As we enter another phase of this pandemic, it seems confusion is escalating. While it is understandable that densely populated areas would require greater social distancing and face masks, there seems no real consistency to the guidelines or restrictions. For that matter, they seem to change day by day. The world wants to return to normal—we want social gatherings, to dine out, a return to the movies to name a few. Companies need to get back to work and make a profit. We also want our sports and shopping back.
In reality though, it seems certain they are not coming back until we have a proven vaccine. This year looks to be simply on survival. Will your company survive? I am not referring to making profits and inventing new products to grab marketshare—I am talking about making ends meet.
A New World View
This crisis will likely shift the world’s perspective. Could it be that it may even be for the better? The last several decades have been about the stock market. This has been our measure of how our economy is doing. This is the first time it seems to be more than just confusing but downright off the mark. We always heard the stock market does not like uncertainty; what could be more uncertain than now? Yet the market in June and entering July is doing OK. I listen to the market experts and they try to explain what is going on.
This crisis is not a housing bubble, terrorist related or a mortgage crisis. It is a health pandemic. This is different and it is making people think and could possibly shift what we believe in. This is evident around the world and the first place to note a significant change is this magazine you are reading.
BNP Media made the decision to stop the print magazines and focus on its digital magazines. I was at first sad to see the print issue go. But the more I thought about it and saw the times changing, Walls & Ceilings is on the cutting edge of this new frontier. Yes, it will be a transitional change but it is the future. This was the perfect time to make this move.
The crisis exposed some vulnerabilities. Our food supply chain may be the best example. We watched as farmers dumped milk into the drains, ranchers tossed eggs and unused produce rotted. How could this happen? Certainly the restaurants shutting down had an impact but people still need to eat. So what happened and why?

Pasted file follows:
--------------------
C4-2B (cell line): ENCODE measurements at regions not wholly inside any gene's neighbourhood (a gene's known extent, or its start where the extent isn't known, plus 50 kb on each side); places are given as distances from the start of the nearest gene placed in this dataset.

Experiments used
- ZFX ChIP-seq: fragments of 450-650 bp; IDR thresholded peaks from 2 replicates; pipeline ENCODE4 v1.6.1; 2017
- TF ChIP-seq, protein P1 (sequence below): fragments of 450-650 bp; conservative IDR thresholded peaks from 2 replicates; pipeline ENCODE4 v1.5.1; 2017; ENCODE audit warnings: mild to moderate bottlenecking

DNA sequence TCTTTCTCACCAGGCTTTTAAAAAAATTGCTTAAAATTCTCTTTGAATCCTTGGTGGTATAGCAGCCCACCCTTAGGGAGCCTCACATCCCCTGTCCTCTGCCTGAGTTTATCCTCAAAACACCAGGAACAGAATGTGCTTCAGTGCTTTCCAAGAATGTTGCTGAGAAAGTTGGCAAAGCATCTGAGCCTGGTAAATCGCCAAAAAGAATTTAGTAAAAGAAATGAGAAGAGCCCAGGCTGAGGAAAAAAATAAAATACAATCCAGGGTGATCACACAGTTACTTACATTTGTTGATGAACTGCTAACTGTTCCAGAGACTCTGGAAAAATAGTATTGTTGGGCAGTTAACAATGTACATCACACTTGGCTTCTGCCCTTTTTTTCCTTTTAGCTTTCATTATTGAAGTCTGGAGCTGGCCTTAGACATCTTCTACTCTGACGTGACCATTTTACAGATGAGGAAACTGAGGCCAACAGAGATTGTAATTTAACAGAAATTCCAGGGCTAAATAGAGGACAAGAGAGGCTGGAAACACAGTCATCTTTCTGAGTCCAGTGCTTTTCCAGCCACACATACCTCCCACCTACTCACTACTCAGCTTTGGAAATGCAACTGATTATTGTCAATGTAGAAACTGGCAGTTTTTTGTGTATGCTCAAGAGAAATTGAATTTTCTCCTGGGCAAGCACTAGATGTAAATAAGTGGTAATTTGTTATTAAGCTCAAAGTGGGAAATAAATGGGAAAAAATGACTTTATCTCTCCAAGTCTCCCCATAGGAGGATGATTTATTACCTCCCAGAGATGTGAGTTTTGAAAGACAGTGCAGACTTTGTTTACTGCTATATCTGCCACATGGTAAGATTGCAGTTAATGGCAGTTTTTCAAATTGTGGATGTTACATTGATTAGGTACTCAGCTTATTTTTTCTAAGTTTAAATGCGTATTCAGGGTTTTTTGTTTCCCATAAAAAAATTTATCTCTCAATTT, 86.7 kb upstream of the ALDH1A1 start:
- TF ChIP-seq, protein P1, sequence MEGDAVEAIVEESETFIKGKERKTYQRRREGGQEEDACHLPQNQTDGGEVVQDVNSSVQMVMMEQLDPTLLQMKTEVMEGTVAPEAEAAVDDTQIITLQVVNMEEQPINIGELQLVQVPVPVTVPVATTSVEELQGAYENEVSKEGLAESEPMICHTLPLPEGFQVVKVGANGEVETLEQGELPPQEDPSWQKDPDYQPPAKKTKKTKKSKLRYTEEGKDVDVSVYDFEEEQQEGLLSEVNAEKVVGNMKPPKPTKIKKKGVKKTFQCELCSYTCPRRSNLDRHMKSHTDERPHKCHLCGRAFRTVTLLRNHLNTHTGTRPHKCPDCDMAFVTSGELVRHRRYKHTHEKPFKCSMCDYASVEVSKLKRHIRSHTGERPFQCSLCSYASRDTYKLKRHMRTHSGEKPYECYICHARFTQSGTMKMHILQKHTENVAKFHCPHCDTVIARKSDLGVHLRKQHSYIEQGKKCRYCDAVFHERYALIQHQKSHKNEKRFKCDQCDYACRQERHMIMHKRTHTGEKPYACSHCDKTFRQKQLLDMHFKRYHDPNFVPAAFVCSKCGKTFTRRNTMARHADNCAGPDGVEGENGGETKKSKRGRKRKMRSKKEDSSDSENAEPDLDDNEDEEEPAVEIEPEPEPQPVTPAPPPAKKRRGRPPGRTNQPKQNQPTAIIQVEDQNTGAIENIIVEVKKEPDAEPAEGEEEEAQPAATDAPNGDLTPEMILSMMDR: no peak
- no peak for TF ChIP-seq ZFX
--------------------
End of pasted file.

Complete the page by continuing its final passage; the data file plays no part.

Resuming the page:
A Shifting Market Place
It appears the production and distribution of the food chain was a precise machine that ran like a precision clock. It was efficient and almost robotic in nature. COVID-19 shifted that structurally organized empire of producers and suppliers overnight. The system was unable to adjust or even adapt to keep functioning as needed. In other words, it was great but was heavily reliant on systematic and predictable methods relying on a precise structural framework. It is great when it works and worse than not so great when it fails. Construction is not that much different.
This adaptation to change on the construction site is what made traditional construction sites work. Smart journey workers that could think on their feet. They would see an issue, talk to the related trades and solve the issue quickly, efficiently and make the needed adaptations with minimal fuss or muss. That world is changing fast. The development of computers, software and 3-D modeling have made this world of constructing buildings easier and more precise. While we may lose some design flexibility through panelization and modulization of buildings, the bigger concern should be could we be the next dairy farmers someday?
The world is built on construction workers that know how to fit Part A with Part B. While they may be efficient, not knowing the “why” and “how” could result in a shut down. This is similar to the food supply chain when they had no ability to adapt to the changes in an unforeseen circumstance. The true journey worker who knows their craft and understands the “why” and “how” is better equipped to adaptation.